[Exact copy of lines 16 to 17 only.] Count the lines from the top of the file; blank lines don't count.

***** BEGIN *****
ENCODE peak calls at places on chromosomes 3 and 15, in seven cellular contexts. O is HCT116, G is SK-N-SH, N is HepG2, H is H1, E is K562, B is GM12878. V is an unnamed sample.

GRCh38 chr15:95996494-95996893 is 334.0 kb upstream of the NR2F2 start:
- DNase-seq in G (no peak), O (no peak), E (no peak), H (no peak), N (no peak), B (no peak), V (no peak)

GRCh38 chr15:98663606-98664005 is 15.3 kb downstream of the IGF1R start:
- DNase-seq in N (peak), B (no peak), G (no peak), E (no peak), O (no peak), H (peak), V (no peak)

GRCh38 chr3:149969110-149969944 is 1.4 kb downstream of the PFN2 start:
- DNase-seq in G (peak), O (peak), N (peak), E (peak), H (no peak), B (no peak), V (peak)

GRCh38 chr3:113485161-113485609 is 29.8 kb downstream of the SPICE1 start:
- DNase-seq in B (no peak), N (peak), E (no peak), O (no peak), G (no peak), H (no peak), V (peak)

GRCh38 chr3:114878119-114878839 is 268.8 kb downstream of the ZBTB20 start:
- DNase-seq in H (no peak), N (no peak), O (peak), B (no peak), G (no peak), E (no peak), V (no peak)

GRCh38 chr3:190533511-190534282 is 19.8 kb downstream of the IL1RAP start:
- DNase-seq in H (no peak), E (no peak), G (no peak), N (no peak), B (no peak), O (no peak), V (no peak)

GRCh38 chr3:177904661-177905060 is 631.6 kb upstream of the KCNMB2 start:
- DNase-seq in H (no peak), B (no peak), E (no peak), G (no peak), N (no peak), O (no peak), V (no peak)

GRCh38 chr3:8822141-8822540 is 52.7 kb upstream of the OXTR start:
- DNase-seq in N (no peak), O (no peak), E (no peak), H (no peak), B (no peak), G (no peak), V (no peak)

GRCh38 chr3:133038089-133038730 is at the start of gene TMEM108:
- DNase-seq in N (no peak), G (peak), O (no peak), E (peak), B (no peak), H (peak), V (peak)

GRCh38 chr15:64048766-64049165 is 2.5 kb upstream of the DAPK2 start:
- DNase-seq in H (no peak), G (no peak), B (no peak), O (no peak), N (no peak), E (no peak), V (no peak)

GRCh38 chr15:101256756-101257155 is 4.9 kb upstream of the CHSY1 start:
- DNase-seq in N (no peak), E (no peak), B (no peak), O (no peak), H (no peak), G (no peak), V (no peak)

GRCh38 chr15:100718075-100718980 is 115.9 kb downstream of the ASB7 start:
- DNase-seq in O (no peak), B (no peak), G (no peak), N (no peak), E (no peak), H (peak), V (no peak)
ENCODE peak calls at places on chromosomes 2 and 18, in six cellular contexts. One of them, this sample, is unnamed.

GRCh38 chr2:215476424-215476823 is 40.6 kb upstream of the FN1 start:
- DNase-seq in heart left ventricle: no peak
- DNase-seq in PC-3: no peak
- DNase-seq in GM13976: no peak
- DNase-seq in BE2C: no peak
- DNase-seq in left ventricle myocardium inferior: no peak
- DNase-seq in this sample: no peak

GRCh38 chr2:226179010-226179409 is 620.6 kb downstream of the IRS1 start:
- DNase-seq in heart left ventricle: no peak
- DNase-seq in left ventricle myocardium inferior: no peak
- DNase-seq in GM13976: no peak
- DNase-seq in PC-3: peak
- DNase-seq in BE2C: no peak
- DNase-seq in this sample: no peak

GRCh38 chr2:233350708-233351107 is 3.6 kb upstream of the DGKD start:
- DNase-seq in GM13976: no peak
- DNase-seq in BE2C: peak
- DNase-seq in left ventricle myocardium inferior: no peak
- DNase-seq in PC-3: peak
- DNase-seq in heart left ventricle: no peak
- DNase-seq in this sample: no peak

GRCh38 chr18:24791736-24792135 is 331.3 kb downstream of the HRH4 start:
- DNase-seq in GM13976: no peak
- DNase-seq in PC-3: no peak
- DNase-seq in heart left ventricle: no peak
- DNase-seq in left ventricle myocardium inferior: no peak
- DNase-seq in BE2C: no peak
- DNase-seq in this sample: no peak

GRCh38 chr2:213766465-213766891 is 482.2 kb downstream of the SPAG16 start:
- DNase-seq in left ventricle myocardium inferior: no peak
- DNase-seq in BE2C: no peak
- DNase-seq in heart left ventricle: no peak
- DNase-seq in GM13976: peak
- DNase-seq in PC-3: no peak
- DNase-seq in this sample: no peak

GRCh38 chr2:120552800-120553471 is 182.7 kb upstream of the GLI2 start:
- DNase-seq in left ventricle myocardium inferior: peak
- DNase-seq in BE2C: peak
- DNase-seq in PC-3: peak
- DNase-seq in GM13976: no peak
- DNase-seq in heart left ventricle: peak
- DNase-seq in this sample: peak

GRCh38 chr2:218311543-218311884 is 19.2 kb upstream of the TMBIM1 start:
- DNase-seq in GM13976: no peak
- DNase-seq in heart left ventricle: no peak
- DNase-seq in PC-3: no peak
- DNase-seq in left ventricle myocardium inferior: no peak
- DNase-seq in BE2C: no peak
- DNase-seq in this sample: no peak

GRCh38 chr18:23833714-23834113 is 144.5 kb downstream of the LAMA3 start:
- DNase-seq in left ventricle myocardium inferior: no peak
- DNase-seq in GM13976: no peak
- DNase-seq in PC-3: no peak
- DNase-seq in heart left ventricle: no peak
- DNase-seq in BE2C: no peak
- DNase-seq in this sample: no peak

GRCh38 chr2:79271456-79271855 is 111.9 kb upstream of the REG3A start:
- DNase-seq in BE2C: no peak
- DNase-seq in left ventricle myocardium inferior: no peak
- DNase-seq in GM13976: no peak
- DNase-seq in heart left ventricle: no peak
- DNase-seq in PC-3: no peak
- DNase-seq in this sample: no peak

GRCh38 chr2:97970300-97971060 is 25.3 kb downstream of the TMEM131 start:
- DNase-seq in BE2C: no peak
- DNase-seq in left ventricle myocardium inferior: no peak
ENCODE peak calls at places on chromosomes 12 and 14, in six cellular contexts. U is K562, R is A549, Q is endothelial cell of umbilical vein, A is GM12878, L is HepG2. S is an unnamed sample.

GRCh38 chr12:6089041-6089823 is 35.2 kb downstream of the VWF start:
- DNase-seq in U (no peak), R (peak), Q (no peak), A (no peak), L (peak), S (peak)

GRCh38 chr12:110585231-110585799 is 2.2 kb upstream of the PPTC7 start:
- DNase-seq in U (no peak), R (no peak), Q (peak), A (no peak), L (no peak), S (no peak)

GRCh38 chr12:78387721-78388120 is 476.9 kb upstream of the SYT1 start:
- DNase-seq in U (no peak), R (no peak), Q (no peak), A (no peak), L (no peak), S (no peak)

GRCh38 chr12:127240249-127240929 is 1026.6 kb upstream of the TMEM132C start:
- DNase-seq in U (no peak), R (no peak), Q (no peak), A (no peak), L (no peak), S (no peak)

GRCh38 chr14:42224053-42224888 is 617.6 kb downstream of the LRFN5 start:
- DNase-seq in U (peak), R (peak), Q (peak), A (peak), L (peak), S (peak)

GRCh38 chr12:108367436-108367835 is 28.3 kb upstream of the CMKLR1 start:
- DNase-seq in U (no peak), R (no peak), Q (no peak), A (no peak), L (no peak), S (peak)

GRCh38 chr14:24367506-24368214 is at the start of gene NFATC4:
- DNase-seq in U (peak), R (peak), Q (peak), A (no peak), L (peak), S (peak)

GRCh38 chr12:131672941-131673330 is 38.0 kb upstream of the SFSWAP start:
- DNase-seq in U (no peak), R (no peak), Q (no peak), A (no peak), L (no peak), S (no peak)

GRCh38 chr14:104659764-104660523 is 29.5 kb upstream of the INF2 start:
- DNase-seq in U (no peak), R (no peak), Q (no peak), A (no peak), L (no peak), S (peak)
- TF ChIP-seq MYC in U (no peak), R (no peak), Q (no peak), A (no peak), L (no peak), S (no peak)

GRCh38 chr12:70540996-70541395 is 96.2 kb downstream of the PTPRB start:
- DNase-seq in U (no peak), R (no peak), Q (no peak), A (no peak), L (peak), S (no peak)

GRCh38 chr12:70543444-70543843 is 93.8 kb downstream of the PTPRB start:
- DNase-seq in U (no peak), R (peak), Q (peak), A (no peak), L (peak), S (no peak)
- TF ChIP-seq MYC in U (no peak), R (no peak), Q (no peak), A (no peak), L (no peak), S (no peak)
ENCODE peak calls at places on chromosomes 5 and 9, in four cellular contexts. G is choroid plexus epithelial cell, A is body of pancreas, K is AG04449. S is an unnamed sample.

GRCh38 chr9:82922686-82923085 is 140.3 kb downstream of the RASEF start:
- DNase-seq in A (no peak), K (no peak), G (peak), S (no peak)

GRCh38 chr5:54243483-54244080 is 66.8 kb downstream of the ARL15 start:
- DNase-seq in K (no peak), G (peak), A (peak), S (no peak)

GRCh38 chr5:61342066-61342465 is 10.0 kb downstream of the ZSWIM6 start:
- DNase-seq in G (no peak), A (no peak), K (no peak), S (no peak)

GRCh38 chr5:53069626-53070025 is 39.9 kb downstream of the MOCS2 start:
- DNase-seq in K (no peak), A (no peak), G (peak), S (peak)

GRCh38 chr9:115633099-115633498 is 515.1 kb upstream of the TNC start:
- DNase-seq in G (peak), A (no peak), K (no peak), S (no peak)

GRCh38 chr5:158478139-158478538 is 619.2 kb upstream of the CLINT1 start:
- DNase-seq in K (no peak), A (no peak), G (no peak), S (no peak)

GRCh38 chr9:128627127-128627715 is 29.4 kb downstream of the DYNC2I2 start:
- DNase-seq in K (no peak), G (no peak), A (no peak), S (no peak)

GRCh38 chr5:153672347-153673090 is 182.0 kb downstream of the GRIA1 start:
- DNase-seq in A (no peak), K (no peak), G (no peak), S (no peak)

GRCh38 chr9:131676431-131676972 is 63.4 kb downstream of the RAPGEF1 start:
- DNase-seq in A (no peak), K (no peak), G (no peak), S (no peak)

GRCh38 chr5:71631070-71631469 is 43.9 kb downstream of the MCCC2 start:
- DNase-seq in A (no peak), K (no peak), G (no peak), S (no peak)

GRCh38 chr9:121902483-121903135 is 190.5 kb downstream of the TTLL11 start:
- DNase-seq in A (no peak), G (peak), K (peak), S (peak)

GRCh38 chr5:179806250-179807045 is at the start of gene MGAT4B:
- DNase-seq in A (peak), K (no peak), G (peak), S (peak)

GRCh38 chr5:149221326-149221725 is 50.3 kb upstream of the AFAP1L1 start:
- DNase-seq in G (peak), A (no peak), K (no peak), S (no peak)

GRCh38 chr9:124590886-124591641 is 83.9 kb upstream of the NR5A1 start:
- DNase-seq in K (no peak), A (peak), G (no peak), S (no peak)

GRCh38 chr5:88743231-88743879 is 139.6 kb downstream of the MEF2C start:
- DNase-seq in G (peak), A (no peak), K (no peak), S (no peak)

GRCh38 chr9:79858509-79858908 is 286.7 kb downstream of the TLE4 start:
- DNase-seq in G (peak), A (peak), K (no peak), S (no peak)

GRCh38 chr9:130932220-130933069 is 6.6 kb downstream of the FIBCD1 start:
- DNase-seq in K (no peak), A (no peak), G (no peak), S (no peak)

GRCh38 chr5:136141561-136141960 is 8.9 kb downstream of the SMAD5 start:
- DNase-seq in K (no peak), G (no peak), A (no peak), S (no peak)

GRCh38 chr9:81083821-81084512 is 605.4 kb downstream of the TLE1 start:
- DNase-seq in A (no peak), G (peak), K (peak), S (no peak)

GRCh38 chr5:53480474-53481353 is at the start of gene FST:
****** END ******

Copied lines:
GRCh38 chr3:8822141-8822540 is 52.7 kb upstream of the OXTR start:
- DNase-seq in N (no peak), O (no peak), E (no peak), H (no peak), B (no peak), G (no peak), V (no peak)